It's hard not to like James Yorkston. He has released some wonderfully beautiful records over the past two years, all of which blend traditional folk music with swatches of electronica and dark atmosphere. Though his debut album Moving Up Country was a nice slice of modern folk, Yorkston really excells in small doses--witness his 10" singles, which offer up one long song and an electronica remix on the flipside.
Someplace Simple arrives in advance of a new album due this spring, and it finds Yorkston holding steady to the things that made his previous records excellent. Yorkston sings with a soft, gentle croon, one that's naturally a magnet for Nick Drake comparisons, and the songs on here are no exception. "Someplace Special" is a sleepy-headed song, with Yorkston accompanied with banjo, accordian and backing vocals. His drowsy, narcotic-style singing is ace, drawing you into his sonambulistic song.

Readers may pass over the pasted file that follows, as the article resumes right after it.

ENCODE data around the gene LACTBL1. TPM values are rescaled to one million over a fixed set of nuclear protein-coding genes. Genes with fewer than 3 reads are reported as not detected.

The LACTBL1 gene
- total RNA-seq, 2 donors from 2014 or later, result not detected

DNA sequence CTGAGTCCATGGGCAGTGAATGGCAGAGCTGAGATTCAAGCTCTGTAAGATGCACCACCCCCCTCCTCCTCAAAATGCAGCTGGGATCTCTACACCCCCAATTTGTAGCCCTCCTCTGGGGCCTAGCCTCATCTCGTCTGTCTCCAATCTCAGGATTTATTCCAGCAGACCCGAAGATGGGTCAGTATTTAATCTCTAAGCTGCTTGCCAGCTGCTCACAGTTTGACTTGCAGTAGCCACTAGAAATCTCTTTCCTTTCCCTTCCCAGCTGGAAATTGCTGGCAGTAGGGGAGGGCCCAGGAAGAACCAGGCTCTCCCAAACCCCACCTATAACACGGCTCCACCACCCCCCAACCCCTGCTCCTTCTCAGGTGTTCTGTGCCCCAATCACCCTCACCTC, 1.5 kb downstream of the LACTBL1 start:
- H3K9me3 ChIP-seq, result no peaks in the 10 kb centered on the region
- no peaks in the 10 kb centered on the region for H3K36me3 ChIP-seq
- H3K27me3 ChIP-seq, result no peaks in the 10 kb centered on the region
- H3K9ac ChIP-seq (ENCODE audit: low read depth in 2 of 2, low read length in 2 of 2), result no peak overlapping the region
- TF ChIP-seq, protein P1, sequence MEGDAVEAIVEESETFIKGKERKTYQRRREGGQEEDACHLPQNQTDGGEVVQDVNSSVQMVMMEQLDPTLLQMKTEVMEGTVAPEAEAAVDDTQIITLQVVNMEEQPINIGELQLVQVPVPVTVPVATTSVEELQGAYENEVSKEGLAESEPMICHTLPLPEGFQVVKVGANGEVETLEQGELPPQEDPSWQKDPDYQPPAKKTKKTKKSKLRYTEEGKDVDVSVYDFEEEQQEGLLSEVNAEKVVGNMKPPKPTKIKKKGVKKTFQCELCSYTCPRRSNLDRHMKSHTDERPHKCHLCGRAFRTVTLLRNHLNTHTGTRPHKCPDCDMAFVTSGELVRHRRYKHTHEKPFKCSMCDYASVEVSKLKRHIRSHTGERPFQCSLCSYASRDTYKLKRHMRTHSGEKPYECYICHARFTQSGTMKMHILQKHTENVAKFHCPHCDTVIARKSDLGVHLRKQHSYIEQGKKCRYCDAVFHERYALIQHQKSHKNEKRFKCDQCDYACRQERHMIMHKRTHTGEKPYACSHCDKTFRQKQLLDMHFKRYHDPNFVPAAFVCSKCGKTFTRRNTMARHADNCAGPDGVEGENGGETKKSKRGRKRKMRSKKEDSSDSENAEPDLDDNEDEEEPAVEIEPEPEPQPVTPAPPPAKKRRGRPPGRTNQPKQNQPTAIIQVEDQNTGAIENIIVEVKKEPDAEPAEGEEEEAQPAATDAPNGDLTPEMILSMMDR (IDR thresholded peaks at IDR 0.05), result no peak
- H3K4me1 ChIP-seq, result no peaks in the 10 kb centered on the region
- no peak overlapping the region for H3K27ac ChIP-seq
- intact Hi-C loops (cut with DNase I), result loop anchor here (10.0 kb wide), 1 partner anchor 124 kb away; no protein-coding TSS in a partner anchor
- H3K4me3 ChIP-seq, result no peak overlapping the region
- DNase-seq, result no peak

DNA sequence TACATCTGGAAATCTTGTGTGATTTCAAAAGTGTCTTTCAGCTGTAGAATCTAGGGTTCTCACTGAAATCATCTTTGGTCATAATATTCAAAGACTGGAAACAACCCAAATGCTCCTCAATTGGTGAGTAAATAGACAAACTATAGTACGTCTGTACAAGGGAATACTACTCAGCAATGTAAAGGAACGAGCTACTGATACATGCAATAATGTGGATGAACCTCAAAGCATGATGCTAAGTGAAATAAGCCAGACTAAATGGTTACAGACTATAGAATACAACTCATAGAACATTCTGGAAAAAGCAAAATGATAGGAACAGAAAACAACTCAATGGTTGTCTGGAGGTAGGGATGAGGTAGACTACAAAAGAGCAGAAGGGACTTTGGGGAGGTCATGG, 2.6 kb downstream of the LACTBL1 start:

I'm really most fond of the B-sides. "Scarecrow" is more of the same, and the last three songs, "Rosemary Lane," "False True Love" and "In Dessexshire As It Befel," Yorkston and company are all traditional folk songs, rearranged in Yorkston's style. It's nice to hear him tackle traditional music; as he's proven himself capable of writing excellent songs, it's good to see that he is also good at the classics.
Someplace Simple is a small, brief affair that really whets the appetite for his new album. From the sounds of the songs on this little record, that album really should be worth waiting for. A nicer little record I couldn't ask for.